One of the most striking aspects of Mormon theology is that incarnation, to have a body, is regarded as superior to a spiritual existence.
This is - of course - spontaneous, universal common sense about divine things (something that seems to be innate to all children); but stands in contrast to the Platonic (and gnostic pseudo-Christian) traditions which regard the spiritual as superior to the incarnate - the the spirit as being 'dragged-down' by the body.
Mainstream Christianity has historically been ambivalent on the matter of the body - the essence of Christianity being focused on the incarnation of Christ and the resurrection of all Men, yet with strong trends in the opposite direction of regarding the body as bad, corrupt, weak; and the spirit as purer and more perfect.
For the Restored Christianity of Mormonism, humans lived a pre-mortal spirit life - and some humans chose to be incarnated as mortals, and to die; and one reason for making this choice is that to have a body is superior to being a disembodied spirit. Living as an incarnated mortal and then dying leads to resurrection - and to be resurrected (and perfected by Christ's atonement and our repentance) allows spiritual progression or theosis - to become divinised as 'Sons of God'.
So higher divine beings are incarnate beings - and therefore not just Jesus Christ but also God the Father are incarnate beings with bodies (this reality was also a revelation given to Joseph Smith).
The implication is that the body is an enhancement of power, not a diminution. This is quite an alien and hard-to-grasp idea for the Western intellectual consciousness - indeed, some mainstream Christians apparently regard it as self-evidently ludicrous and incoherent that God the Father should have a body - presumably because they feel this would be a limitation rather than an enhancement.
In understanding the idea of incarnation as an enhancement, the work of Tolkien provides some help. Tolkien's gods/ Valar - including the minor gods or Maia - are incarnate (the nature of Eru, God, The One, is not described).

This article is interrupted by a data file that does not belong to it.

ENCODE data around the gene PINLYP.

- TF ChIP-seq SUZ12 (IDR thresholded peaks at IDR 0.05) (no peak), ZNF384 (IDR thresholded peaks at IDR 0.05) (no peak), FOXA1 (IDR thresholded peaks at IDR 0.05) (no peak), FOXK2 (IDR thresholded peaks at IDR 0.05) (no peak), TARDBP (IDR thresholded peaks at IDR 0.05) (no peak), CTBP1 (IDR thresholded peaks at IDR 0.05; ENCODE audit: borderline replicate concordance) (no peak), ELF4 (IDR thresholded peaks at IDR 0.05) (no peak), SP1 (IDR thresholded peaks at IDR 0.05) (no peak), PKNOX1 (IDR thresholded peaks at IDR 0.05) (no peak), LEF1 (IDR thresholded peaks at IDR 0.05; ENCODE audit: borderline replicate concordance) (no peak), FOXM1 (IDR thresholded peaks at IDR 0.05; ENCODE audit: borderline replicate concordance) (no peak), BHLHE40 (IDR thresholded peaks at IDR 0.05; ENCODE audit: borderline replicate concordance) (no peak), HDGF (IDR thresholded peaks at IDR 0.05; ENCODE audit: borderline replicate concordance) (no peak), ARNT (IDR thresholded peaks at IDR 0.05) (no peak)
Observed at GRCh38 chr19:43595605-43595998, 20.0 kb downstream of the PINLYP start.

In particular the history of Sauron suggests that power is enhanced by the focus and concentration provided by a body - and that the periods of time when Sauron's body had been destroyed (when he was caught in he ruin of Numenor, and after the One Ring was cut from his hand by Isildur) were times when he was weakest. At such times he was a spirit of malice, like a black mist; but he needed to condense and form a body in order to become powerful.
Also in Tolkien is the idea that the beauty of the body is linked with the spirit which inhabits it. Sauron was at first and for a long time exceptionally beautiful, which was part of his ability to 'charm' and deceive the Numenorean King Ar Pharazon, and the Noldorian Elven smith Celebrimbor. When Sauron's body had been destroyed in Numenor, he was unable to remake it as beautiful; and the situation was worse after he infused much of his power into the One Ring - these were weaknesses.
Analogously, Morgoth began as the greatest of the Valar, incarnated in a body, and beautiful - but as his corruption and evil work proceeded he infused much of his nature into Middle Earth itself, and his armies of creatures such as balrogs, dragons, orcs and trolls. He ended up shrunken, blackened and physically weakened - and it seems his body was destroyed and his discarnate spirit shut out from the world of living creatures.
So, Tolkien's mythology provides an example of incarnation regarded as a focusing and enhancement of power; and a purely spirit existence as relatively weak and lacking in focus - and in this respect it is a helpful analogy for understanding what is (for Western intellectuals, at least) an unusual aspect of Mormon theology.